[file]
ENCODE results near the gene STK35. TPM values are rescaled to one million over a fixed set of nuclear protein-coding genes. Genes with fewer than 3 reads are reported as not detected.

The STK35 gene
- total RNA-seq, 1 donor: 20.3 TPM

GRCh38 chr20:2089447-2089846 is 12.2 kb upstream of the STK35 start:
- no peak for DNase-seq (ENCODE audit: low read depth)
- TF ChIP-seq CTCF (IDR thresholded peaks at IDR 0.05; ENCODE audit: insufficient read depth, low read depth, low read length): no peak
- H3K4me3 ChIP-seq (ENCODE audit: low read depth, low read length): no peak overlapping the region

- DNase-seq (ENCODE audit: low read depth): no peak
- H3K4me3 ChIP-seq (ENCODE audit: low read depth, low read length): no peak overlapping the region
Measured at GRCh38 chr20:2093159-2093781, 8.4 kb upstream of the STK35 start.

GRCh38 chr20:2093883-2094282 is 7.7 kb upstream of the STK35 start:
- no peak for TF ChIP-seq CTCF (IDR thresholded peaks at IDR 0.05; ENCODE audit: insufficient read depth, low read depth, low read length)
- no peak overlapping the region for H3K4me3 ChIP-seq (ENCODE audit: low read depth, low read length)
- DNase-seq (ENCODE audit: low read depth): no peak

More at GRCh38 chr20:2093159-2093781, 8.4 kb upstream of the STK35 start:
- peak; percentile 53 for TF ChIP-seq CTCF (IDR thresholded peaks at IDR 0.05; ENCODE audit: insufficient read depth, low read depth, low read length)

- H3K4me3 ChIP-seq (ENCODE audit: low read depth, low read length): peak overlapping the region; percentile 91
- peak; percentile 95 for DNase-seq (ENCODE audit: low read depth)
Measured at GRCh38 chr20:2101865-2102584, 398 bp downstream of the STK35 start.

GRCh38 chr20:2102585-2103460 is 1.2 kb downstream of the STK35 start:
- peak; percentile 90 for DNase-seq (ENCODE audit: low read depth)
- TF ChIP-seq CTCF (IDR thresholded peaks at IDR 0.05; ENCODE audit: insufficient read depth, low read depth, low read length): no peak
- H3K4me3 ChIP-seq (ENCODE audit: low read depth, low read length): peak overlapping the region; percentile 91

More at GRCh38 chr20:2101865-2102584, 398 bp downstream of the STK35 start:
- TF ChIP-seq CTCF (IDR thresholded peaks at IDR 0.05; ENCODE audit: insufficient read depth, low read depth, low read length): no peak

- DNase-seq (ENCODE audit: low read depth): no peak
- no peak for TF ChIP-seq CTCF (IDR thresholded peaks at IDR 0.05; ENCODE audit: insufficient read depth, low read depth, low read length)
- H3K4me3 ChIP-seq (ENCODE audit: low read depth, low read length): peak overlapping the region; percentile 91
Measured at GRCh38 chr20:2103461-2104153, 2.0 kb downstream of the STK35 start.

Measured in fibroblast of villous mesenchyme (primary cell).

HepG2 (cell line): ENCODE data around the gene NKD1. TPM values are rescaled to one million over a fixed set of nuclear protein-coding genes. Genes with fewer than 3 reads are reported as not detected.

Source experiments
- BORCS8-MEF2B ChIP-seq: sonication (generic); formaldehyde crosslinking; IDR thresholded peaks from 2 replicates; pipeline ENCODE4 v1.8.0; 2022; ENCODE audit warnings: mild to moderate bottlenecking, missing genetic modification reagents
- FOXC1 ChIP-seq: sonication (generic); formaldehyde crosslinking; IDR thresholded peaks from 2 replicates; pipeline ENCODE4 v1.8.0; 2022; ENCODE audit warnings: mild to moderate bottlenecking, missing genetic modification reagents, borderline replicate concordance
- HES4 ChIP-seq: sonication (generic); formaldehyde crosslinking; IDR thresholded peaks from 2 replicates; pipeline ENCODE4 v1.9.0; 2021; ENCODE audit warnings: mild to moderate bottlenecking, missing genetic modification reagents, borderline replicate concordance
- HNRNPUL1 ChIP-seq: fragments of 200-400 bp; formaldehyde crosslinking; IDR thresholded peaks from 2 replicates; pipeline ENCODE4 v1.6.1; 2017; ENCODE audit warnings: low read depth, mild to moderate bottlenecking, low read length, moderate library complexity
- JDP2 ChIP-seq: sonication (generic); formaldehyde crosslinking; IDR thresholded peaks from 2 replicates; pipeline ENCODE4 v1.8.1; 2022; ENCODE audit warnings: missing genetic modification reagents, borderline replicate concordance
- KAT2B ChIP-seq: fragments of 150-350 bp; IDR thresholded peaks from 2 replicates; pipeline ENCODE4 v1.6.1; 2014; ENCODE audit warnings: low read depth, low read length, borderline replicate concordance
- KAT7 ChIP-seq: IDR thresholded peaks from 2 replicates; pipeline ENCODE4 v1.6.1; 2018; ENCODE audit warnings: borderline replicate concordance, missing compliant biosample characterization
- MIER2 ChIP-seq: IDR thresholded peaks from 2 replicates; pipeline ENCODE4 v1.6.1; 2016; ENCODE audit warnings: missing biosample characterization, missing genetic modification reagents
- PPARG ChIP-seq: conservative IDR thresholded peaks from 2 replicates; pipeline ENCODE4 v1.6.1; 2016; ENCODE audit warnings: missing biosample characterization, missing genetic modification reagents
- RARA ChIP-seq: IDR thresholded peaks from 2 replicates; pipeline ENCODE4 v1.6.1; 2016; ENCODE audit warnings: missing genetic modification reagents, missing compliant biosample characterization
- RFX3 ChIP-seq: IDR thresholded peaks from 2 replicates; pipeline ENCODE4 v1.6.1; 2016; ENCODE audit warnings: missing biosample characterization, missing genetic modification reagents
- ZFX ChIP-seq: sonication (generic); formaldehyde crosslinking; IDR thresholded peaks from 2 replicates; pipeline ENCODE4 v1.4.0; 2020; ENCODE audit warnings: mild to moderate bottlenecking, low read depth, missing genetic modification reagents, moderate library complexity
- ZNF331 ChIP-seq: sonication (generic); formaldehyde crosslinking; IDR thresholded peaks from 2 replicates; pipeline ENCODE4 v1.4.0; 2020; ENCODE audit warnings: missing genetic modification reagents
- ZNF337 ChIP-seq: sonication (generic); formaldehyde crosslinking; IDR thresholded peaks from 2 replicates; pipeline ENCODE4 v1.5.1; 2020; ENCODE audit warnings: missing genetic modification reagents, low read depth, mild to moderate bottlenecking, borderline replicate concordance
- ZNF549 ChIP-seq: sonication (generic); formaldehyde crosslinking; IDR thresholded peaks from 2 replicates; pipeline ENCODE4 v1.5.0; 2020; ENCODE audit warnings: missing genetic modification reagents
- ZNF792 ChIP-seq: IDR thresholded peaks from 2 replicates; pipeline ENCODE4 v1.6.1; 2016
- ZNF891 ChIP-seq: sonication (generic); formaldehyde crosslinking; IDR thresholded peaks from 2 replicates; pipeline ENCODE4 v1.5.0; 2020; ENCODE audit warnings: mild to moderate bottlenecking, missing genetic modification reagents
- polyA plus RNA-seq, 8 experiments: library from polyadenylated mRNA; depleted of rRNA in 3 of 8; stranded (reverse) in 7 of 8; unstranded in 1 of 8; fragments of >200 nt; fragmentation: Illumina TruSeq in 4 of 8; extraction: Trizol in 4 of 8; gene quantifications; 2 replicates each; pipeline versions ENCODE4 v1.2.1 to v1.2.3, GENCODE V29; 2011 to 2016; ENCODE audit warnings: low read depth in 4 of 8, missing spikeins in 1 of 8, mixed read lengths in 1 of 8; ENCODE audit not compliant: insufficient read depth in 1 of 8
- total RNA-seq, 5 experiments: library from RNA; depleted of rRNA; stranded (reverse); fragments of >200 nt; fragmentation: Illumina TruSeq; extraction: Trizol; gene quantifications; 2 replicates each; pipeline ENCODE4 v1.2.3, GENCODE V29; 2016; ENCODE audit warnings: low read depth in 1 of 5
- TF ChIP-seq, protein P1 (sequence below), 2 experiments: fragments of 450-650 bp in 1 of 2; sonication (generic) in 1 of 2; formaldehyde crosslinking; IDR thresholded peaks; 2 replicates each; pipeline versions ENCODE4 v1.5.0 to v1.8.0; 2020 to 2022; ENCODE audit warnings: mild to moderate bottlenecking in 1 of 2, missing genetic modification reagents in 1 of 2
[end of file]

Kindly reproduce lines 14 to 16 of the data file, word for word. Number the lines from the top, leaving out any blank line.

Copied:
- DNase-seq (ENCODE audit: low read depth): no peak

More at GRCh38 chr20:2093159-2093781, 8.4 kb upstream of the STK35 start:
- peak; percentile 53 for TF ChIP-seq CTCF (IDR thresholded peaks at IDR 0.05; ENCODE audit: insufficient read depth, low read depth, low read length)